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BART Defends Mobile Service Shutdown 149

Posted by Soulskill
from the ay-carumba dept.
itwbennett writes "In a filing to the FCC, Bay Area Rapid Transit general manager Grace Crunican defended last August's mobile shutdown, saying that 'a temporary disruption of cell phone service, under extreme circumstances where harm and destruction are imminent, is a necessary tool to protect passengers.' Taking the opposing position, digital rights groups, including Public Knowledge, Free Press, the Electronic Frontier Foundation and the Center for Democracy and Technology, told the FCC (PDF) that 'wireless interruption will necessarily prohibit the communications of completely innocent parties — precisely those parties closest to the site where the emergency is located or anticipated.'"
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BART Defends Mobile Service Shutdown

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  • by SirBitBucket (1292924) on Tuesday May 01, 2012 @11:30PM (#39864591)
    In the interest of the greater good...
    • by garcia (6573)

      You know, I'm no fun of poor public decision-making but honestly turning off the data in underground public transportation seriously does not seem like that big of a deal to me.

      Honestly, transit (air and subway) is one of the few places you could get some peace and quiet. While it's nice to have, it's not a necessity and whining about it being turned off to avert what they believed was going to be a bad event really probably wasn't all that terrible of an idea.

      That said, your note that you believe the slipp

      • by interval1066 (668936) on Wednesday May 02, 2012 @12:04AM (#39864803) Homepage Journal

        You know, I'm no fun of poor public decision-making but honestly turning off the data in underground public transportation seriously does not seem like that big of a deal to me.

        Its increadibly inconviniant, and the airlines are starting to show how unnessessary it is. My own feeling is that they did that in an attempt to conceal the fact that BART was broken again. Had nothing to do with safety.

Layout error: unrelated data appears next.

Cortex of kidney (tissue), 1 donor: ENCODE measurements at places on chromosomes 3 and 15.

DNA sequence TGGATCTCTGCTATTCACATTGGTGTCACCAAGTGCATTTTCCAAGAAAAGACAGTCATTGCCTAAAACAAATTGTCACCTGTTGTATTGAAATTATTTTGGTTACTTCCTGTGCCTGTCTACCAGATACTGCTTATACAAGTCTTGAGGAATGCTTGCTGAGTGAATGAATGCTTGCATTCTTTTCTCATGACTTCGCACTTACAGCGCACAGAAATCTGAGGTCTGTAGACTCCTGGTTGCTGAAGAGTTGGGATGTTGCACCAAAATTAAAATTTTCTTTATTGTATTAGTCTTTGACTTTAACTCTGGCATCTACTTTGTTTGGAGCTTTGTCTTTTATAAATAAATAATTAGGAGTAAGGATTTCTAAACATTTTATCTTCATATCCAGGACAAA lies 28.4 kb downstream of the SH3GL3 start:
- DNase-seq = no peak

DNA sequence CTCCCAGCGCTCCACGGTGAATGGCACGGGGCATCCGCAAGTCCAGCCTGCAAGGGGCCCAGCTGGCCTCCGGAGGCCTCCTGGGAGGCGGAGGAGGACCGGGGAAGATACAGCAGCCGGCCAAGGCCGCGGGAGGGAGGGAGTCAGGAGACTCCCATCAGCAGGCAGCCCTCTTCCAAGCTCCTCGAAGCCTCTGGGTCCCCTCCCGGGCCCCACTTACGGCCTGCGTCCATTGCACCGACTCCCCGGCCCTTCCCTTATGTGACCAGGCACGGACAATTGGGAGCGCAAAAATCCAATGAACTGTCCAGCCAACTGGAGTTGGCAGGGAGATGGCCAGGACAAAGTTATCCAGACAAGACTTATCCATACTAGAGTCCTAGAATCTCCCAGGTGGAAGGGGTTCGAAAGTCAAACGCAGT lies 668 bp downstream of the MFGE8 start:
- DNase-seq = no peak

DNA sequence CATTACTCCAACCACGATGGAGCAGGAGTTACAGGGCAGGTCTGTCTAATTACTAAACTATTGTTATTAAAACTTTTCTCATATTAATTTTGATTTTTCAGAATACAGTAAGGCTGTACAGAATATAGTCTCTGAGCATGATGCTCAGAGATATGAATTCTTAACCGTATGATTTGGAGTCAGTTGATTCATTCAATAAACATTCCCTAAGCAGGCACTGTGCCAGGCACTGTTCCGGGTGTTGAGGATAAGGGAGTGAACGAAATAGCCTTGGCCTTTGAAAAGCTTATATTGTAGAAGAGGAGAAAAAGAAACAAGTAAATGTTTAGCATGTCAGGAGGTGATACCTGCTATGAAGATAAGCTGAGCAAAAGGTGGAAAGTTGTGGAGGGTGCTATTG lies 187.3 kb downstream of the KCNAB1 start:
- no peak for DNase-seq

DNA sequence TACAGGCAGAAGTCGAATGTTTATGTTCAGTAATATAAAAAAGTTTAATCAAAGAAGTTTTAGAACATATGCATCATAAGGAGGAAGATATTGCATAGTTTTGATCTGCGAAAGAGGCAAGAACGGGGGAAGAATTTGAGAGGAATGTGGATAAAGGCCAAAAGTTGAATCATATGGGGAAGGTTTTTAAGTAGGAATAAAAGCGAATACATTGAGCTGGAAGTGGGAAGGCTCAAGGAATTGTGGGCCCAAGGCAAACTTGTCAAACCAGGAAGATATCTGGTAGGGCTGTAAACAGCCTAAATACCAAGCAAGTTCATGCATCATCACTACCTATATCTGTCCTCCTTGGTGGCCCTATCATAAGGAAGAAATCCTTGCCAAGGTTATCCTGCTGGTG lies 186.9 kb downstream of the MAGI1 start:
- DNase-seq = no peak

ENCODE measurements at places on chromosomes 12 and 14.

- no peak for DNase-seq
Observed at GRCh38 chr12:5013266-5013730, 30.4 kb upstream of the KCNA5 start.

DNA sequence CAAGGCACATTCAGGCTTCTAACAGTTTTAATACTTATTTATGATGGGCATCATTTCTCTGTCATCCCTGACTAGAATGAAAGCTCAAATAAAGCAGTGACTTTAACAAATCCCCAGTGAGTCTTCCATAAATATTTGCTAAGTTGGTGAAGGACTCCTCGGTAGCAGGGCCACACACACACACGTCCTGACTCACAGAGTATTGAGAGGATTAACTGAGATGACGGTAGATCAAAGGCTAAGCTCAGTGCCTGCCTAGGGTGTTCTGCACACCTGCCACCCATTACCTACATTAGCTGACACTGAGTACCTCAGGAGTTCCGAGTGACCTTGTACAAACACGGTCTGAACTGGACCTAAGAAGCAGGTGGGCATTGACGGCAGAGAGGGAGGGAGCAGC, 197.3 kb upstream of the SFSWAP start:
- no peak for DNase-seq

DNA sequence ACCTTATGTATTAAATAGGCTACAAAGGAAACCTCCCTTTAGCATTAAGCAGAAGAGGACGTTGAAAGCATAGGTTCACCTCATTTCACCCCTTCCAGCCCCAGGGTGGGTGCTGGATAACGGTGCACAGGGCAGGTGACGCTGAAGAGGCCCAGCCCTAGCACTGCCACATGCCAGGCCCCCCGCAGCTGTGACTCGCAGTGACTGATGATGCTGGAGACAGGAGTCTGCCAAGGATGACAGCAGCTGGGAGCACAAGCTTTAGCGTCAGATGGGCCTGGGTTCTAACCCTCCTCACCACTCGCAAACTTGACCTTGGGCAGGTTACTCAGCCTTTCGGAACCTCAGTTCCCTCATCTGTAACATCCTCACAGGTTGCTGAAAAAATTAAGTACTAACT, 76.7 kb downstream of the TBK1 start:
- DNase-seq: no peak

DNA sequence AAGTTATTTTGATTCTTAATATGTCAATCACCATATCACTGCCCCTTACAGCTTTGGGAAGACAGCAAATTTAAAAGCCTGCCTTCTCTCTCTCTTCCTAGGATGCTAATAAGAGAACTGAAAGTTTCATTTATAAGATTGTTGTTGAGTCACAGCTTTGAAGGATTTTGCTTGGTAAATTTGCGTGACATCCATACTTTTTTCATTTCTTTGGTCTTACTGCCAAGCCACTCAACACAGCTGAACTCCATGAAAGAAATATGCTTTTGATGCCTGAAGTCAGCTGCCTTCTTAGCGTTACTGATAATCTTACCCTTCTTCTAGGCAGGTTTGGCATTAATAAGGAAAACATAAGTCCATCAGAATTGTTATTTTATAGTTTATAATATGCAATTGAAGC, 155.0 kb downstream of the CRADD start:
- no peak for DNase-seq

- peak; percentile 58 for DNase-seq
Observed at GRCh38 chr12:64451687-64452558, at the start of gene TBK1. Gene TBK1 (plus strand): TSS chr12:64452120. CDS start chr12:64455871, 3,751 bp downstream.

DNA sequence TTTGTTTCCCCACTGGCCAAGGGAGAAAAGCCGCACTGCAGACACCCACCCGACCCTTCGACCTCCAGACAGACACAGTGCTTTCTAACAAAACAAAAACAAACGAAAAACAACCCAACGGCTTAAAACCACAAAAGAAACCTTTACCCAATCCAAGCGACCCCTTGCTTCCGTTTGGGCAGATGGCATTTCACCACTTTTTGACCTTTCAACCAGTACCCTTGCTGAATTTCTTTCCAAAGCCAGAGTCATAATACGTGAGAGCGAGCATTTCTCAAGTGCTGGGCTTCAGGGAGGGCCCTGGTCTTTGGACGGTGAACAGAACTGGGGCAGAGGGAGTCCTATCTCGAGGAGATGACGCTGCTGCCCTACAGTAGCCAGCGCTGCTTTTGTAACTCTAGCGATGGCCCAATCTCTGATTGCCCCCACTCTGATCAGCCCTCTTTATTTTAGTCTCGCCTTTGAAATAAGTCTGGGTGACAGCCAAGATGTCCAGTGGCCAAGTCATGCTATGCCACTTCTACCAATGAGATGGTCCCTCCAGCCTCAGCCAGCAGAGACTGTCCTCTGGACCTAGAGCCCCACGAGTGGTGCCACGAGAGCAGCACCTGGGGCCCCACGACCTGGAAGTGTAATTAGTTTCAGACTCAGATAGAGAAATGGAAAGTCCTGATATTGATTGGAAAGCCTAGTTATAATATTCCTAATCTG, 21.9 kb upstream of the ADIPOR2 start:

• by Anonymous Coward on Wednesday May 02, 2012 @01:04AM (#39865037)

          This is what I think anyone can object to. If anyone actually believed this was about, "extreme circumstances where harm and destruction are imminent", then it'd be understandable.

          But that's like... terrorist with a remote trigger wired to a mobile phone. Not, "Aw god dammit, a bunch of stupid college kids are gunna protest something again." Then you're just getting nasty about suppressing something you don't like, and you're inconveniencing a gajillion other people in the process.

        • Re: (Score:1, Flamebait)

          by Viol8 (599362)

          "Its increadibly inconviniant,"

          Oh get over it. If you can't go a few hours without phone or net access you need to see a shrink.

      • by Mitreya (579078)

        turning off the data in underground public transportation seriously does not seem like that big of a deal to me.

        What about a total jamming of all wireless communication in the area? (which may or may not include medical devices). Where do you draw the line?

        • Re: (Score:3, Informative)

          by ColdWetDog (752185)

          OMG! Think of the Medical Devices!

          Give me a break. There are NO, repeat NO medical devices that require constant wireless communication with anything. Otherwise, people would simply keel over in the various Faraday cages that we surround ourselves with throughout the day.

          • by Mitreya (579078)

            OMG! Think of the Medical Devices!

            Ok, that's a little far-fetched.
            How about temporarily booting all parked cars in the vicinity? For everyone's safety, of course.

          • by hawguy (1600213)

            OMG! Think of the Medical Devices!

            Give me a break. There are NO, repeat NO medical devices that require constant wireless communication with anything. Otherwise, people would simply keel over in the various Faraday cages that we surround ourselves with throughout the day.

            How many faraday cages do you surround yourself with during the day? I can leave my apartment, take the elevator down to the parking garage, hop in my car, drive to work, take the elevator up to the 3rd floor and walk to my office, all without dropping my phone call. (ok, so I've never don't it all in one contiguous call, but I've used my phone on each of those segments individually)